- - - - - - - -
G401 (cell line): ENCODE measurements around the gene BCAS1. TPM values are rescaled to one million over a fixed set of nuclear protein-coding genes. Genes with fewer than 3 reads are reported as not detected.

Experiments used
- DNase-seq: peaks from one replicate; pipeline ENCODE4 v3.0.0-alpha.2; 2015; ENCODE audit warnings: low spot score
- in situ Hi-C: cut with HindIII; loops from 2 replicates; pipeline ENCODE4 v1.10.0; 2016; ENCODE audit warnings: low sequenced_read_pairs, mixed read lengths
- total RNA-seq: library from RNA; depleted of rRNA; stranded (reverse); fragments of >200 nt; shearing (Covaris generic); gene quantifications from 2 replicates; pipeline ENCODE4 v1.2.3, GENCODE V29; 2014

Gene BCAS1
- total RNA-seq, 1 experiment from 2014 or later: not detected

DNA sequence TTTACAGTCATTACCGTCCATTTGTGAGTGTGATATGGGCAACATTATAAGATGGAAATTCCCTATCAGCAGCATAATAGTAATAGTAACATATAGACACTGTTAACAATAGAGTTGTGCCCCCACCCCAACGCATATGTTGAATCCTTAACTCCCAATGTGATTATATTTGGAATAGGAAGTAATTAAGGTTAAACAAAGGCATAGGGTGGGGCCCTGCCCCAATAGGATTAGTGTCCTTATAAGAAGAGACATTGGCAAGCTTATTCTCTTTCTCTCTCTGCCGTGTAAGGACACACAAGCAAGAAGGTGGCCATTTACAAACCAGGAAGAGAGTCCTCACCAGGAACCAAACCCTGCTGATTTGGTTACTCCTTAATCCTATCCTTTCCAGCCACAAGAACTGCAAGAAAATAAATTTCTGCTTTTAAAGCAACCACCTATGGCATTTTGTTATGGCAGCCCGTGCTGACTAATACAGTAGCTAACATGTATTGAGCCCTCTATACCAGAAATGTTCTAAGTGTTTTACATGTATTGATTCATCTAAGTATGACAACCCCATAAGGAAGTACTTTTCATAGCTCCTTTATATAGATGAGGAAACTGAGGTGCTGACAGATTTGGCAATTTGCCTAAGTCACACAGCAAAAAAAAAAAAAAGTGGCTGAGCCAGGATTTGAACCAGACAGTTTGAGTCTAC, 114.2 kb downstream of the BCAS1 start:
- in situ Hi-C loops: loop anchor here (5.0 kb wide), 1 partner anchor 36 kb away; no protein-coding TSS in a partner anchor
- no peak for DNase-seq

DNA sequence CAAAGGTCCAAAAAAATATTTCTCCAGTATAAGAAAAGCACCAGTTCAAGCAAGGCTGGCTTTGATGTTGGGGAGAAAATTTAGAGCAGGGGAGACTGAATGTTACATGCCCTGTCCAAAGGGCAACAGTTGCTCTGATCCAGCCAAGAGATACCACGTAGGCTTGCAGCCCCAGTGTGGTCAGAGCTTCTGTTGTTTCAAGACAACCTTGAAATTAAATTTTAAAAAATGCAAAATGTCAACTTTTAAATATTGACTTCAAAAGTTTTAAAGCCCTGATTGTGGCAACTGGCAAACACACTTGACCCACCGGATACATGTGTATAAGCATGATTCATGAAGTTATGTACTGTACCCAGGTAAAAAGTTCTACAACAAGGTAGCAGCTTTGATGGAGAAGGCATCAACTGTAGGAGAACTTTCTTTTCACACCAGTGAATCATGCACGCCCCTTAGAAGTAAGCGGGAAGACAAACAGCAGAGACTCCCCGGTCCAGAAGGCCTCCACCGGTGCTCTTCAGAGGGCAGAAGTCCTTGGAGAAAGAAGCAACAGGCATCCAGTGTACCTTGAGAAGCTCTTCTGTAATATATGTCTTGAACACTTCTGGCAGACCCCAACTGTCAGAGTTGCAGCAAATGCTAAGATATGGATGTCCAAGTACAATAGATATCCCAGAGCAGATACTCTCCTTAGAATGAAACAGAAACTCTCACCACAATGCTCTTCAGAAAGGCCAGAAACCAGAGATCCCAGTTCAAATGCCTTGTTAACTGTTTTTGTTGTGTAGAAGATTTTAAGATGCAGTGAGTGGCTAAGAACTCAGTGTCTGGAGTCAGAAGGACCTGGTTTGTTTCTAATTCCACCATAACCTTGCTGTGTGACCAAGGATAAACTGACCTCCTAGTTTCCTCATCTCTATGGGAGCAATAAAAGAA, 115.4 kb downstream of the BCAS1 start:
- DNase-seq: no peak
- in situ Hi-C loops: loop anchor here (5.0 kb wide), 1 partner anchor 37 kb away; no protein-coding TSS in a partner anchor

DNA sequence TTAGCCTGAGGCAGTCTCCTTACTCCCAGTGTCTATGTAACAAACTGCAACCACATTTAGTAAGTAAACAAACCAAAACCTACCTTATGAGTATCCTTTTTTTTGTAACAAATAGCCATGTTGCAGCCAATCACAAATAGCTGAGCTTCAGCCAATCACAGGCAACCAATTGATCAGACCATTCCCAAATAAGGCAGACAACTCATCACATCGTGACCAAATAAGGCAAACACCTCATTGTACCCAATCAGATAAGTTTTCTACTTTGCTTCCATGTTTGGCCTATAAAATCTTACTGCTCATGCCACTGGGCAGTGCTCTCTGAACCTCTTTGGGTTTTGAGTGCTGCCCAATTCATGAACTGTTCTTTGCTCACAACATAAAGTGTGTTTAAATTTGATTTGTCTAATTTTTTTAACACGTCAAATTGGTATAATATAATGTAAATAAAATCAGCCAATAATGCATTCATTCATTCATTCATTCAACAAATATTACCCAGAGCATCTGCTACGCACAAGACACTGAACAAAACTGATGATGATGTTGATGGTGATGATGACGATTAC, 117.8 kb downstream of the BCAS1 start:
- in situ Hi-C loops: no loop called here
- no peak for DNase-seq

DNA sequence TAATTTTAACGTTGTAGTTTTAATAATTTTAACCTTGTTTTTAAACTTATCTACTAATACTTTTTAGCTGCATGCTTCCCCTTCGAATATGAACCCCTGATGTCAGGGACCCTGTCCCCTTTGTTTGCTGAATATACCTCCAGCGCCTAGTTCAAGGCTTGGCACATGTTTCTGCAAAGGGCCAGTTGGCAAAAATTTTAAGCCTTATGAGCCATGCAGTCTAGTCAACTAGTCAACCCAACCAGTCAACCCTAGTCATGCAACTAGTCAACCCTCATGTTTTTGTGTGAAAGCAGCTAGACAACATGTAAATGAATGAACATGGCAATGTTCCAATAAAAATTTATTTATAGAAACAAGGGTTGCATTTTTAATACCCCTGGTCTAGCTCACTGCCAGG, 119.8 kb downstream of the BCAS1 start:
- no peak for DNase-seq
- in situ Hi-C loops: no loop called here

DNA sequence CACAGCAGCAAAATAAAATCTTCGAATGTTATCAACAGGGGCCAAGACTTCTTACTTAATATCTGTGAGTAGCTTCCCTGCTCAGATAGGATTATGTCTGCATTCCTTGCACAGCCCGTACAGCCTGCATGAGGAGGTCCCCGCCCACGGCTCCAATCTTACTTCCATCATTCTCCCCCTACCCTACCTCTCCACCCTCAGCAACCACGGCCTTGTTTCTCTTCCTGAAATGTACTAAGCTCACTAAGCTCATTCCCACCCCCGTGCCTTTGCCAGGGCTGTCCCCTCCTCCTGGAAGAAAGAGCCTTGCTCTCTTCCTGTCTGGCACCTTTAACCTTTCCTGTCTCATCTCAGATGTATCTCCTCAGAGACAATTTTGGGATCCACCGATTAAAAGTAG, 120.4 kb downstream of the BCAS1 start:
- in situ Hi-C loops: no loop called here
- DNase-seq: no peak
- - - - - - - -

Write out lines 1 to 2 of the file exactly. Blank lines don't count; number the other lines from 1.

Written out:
G401 (cell line): ENCODE measurements around the gene BCAS1. TPM values are rescaled to one million over a fixed set of nuclear protein-coding genes. Genes with fewer than 3 reads are reported as not detected.

Experiments used